Finding rhythm: When’s the right time to talk to your buyer?

When a buyer is ready to talk, we need to talk with them right away. And if they’re not, we need to follow up. But what is the right cadence? How quickly should I follow up? How quickly should my next and my next and my next correspondence be? How many should there be?

Landing the right cadence – That’s what we’re going to explore in this month’s blog.

Timing is everything

When you say something is just as important as what you say.

Imagine you’ve been used to receiving emails every month notifying you about a new copy of my blog, but then one day it stops.  Suddenly six months later, I send you an email and say, “Hey, I’ve got a new blog. Would you like to read it?”

How do you receive that email? Not as a creator, but as a consumer. How does it feel to you if there’s been a six-month gap?

Truthfully, that’s actually not a hypothetical question, because despite everything I’m about to say today, we actually lost our own rhythm. So, this is very much about “do as I say and not as I do”. I respect the irony.

For all that, how does it feel? It feels kind of odd, and it feels like spam. That’s an extreme example of poor cadence. Let’s keep looking at cadence a little more.

Why B2B Marketing struggles to find rhythm

I want to make the problem worse before I try to make it better, and I’m going to make it worse by talking about what’s normal in B2B marketing.

Think about marketing. Maybe you’re a marketer yourself. Maybe you have marketers working in your firm, even for you. Think about the marketing role. For some, it’s a career passion. I’ve been lucky; it’s been my career passion.

For many, it’s a role between roles. Maybe they weren’t quite cut out for sales; they drift into marketing. Maybe they’re not quite deep enough in a product, and they drift from engineering.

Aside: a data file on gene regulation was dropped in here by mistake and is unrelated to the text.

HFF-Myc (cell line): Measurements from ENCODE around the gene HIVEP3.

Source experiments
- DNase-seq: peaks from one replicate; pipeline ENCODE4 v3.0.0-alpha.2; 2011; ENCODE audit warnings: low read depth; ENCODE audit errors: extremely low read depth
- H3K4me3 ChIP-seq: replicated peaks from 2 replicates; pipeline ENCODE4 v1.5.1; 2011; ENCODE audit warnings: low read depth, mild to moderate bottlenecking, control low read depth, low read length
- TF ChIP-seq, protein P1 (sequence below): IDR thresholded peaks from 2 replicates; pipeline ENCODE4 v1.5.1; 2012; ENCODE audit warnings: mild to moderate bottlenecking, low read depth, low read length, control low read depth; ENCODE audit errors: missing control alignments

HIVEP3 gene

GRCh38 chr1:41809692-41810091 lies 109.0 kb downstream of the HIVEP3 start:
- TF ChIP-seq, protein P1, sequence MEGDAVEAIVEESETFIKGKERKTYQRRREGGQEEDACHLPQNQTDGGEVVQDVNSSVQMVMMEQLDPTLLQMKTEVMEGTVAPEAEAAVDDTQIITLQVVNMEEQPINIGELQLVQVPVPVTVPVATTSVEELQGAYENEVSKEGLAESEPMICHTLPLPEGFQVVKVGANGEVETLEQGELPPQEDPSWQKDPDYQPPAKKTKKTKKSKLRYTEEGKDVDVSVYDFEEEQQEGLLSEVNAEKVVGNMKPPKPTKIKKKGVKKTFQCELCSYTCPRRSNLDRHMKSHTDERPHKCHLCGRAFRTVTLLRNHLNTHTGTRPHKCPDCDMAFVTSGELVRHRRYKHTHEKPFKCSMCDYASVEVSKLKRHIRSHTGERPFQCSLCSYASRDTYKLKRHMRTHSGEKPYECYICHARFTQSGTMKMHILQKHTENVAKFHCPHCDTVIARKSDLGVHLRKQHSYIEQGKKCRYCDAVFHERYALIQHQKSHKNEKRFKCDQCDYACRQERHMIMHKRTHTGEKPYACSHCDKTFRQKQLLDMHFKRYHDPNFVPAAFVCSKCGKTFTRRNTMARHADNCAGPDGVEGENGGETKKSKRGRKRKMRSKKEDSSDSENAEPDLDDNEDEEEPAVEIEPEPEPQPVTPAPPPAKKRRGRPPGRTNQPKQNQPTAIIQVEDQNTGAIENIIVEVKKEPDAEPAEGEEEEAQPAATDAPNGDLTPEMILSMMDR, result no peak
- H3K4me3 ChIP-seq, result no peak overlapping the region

There are a lot of people in marketing who are not committed to marketing. There are a few who absolutely are.

But certainly, that filler role means that we’ve got a lot of happy amateurs in marketing. And for them, we make their lives worse because we say to them, “By the way, you’ve got quarterly targets to meet.” And then we say to them, “And by the way, we’re only going to approve the budgets quarterly.”

And then we say to them, “By the way, it’s going to take a month before we get our act together and approve your quarterly budget. Oh, and by the way, don’t send anything in the last month of the quarter, because all of our sales guys are busy.”

It’s a horror show.

  • Lots of happy amateurs
  • Really poor planning and budgeting
  • Really poor cadence

So, in B2B, unfortunately, we start something, do it a bit, stop it, perhaps measure it, often don’t, and then start something else. The sense of rhythm that I’m going to try and build an argument for today is almost completely missing.

 

You’ve got to fight for your right to market

Rhythmic marketing is about earning the right to say the next thing, and saying it at the right time. I want to deal with the ‘earning’ bit just now: If I say something, and it’s moderately persuasive, I’ve perhaps earned the right to say the next something, but I haven’t earned that right forever.

So rhythmic marketing is about earning the right to say the next thing, knowing what the next thing is, even building into the next thing. I really need this kind of cadence that’s got a rhythm to it, that you as the receiver of that messaging are expecting, and even looking forward to.

Now, rhythmic marketing is as key for the seller as it is for the buyer. If you have rhythm in your marketing activities, you get to: